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Parliamentary debates and questions

Justice Sub-Committee on Policing 15 November 2018

The agenda for the day:

Digital Device Triage Systems.

Digital Device Triage Systems
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The Convener (John Finnie)

Feasgar math, a h-uile duine, agus fàilte. Welcome to the 12th meeting in 2018 of the Justice Sub-Committee on Policing. We have apologies from Daniel Johnson. The only item on our agenda today is an evidence session on Police Scotland’s proposed use of digital device triage systems, which are more commonly referred to as cyberkiosks.

I welcome Diego Quiroz, policy officer, Scottish Human Rights Commission; Detective Chief Superintendent Gerry McLean, head of organised crime and counter-terrorism, Police Scotland; David Freeland, senior policy officer, United Kingdom Information Commissioner’s Office; and Clare Connelly, advocate, Faculty of Advocates. I thank the witnesses for their written submissions, which were helpful.

The sub-committee first considered this matter on 10 May, and this is the fourth occasion on which we have considered it. The initial questions were all around the legal basis on which the use of cyberkiosks would take place. I am somewhat surprised and disappointed that we do not have something definitive in front of us regarding the legal position that Police Scotland believes supports its deployment of the devices. Can you update us on that, Mr McLean?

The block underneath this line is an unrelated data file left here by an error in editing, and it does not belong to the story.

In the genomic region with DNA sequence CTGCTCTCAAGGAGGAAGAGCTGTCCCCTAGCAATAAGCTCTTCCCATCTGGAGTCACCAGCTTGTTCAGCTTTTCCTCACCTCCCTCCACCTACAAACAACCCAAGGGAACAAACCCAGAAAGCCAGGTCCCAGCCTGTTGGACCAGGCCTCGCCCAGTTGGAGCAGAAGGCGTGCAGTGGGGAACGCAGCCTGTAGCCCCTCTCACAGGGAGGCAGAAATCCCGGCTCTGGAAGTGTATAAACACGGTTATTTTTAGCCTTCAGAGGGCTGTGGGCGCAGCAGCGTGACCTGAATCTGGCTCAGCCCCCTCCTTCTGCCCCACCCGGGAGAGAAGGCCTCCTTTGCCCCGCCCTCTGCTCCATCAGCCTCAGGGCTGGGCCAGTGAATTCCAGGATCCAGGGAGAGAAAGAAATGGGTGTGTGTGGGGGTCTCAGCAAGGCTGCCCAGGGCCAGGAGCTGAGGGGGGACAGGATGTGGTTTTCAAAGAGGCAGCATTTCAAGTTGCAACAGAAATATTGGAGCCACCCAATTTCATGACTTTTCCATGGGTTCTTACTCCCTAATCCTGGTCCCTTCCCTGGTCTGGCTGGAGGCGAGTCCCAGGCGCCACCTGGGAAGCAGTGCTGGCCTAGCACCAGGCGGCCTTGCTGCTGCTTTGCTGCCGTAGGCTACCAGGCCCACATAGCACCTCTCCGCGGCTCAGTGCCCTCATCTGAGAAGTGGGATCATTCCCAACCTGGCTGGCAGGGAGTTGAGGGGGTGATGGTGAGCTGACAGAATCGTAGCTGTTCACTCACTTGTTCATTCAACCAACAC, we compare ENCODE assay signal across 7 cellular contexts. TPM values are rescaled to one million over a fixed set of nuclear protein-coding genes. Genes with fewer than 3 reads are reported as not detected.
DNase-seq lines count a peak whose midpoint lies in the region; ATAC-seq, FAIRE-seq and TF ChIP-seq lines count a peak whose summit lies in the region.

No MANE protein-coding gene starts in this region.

Detective Chief Superintendent Gerry McLean (Police Scotland)

Thank you for inviting me to give evidence today. When I last gave evidence to the sub-committee, a number of substantive points were raised, one of which was around establishing a legal basis for the use of the device. Obviously, we are confident of the legal basis on which Police Scotland applies the law in relation to digital forensics at this time. I tried to give that assurance to the sub-committee the last time that I appeared before you. Since that date, our chief officer who is the senior responsible officer for the cyber programme, which involves cyberkiosks, has written to the Crown Office, and we are taking legal advice from our legal services department. We still await a response from the Crown Office. I spoke with its representatives as recently as yesterday. My understanding is that the issue is being considered at a senior official level in the Crown Office, across its policy division, its cybercrime division and its serious crime unit.

Our legal services team supports the position that I articulated to the sub-committee previously. I hope that I described the extent of the powers to you then, but I accept that, across some of the document sets that go to the sub-committee and others, we have to be clear about how we articulate that.

When we search, seize and retain devices under a warrant, power is conferred by the court and under some statutory provisions—I think that I have previously provided examples to the sub-committee of the legislation that is available to us in that regard, such as the Firearms Act 1968 and the Misuse of Drugs Act 1971. More particularly, advice was given to us that it is important to make distinctions to all concerned between victims and witnesses, and to be clear about the circumstances in which there is no compulsion on the part of individuals to hand over their devices—that must be done on a voluntary basis.